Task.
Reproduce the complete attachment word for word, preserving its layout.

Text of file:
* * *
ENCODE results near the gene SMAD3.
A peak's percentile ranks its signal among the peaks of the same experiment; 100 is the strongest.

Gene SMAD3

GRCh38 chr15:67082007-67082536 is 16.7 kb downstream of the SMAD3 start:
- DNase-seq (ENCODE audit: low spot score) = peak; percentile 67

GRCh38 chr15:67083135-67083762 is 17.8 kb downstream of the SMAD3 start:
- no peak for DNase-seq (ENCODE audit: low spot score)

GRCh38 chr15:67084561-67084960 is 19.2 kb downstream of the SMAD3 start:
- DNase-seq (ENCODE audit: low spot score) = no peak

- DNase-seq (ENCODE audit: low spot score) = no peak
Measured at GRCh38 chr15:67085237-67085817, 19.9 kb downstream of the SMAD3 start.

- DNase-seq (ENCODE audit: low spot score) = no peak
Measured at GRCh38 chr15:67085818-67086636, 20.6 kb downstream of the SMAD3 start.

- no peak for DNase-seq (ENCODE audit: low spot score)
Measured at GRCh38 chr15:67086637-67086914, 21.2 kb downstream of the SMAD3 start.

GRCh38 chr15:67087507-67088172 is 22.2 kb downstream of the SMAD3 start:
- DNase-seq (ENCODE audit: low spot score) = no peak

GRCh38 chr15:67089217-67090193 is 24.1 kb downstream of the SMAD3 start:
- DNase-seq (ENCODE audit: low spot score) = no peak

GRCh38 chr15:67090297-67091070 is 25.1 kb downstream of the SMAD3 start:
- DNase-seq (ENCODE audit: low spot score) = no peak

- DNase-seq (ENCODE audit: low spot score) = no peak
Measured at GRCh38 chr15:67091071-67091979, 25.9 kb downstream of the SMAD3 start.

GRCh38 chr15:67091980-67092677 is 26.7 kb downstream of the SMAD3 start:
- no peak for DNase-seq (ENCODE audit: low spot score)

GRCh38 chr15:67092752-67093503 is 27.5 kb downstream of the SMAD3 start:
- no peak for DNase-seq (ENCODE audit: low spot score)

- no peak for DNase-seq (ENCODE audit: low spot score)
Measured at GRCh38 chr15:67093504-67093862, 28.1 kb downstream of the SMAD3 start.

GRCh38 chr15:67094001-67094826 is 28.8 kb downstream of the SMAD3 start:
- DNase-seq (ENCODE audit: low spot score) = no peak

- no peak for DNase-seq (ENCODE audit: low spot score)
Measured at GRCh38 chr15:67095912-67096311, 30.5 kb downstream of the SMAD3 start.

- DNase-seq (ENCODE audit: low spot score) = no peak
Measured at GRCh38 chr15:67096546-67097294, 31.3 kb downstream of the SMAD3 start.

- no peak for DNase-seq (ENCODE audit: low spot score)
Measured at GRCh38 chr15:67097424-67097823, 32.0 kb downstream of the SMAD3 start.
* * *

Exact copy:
ENCODE results near the gene SMAD3.
A peak's percentile ranks its signal among the peaks of the same experiment; 100 is the strongest.

Gene SMAD3

GRCh38 chr15:67082007-67082536 is 16.7 kb downstream of the SMAD3 start:
- DNase-seq (ENCODE audit: low spot score) = peak; percentile 67

GRCh38 chr15:67083135-67083762 is 17.8 kb downstream of the SMAD3 start:
- no peak for DNase-seq (ENCODE audit: low spot score)

GRCh38 chr15:67084561-67084960 is 19.2 kb downstream of the SMAD3 start:
- DNase-seq (ENCODE audit: low spot score) = no peak

- DNase-seq (ENCODE audit: low spot score) = no peak
Measured at GRCh38 chr15:67085237-67085817, 19.9 kb downstream of the SMAD3 start.

- DNase-seq (ENCODE audit: low spot score) = no peak
Measured at GRCh38 chr15:67085818-67086636, 20.6 kb downstream of the SMAD3 start.

- no peak for DNase-seq (ENCODE audit: low spot score)
Measured at GRCh38 chr15:67086637-67086914, 21.2 kb downstream of the SMAD3 start.

GRCh38 chr15:67087507-67088172 is 22.2 kb downstream of the SMAD3 start:
- DNase-seq (ENCODE audit: low spot score) = no peak

GRCh38 chr15:67089217-67090193 is 24.1 kb downstream of the SMAD3 start:
- DNase-seq (ENCODE audit: low spot score) = no peak

GRCh38 chr15:67090297-67091070 is 25.1 kb downstream of the SMAD3 start:
- DNase-seq (ENCODE audit: low spot score) = no peak

- DNase-seq (ENCODE audit: low spot score) = no peak
Measured at GRCh38 chr15:67091071-67091979, 25.9 kb downstream of the SMAD3 start.

GRCh38 chr15:67091980-67092677 is 26.7 kb downstream of the SMAD3 start:
- no peak for DNase-seq (ENCODE audit: low spot score)

GRCh38 chr15:67092752-67093503 is 27.5 kb downstream of the SMAD3 start:
- no peak for DNase-seq (ENCODE audit: low spot score)

- no peak for DNase-seq (ENCODE audit: low spot score)
Measured at GRCh38 chr15:67093504-67093862, 28.1 kb downstream of the SMAD3 start.

GRCh38 chr15:67094001-67094826 is 28.8 kb downstream of the SMAD3 start:
- DNase-seq (ENCODE audit: low spot score) = no peak

- no peak for DNase-seq (ENCODE audit: low spot score)
Measured at GRCh38 chr15:67095912-67096311, 30.5 kb downstream of the SMAD3 start.

- DNase-seq (ENCODE audit: low spot score) = no peak
Measured at GRCh38 chr15:67096546-67097294, 31.3 kb downstream of the SMAD3 start.

- no peak for DNase-seq (ENCODE audit: low spot score)
Measured at GRCh38 chr15:67097424-67097823, 32.0 kb downstream of the SMAD3 start.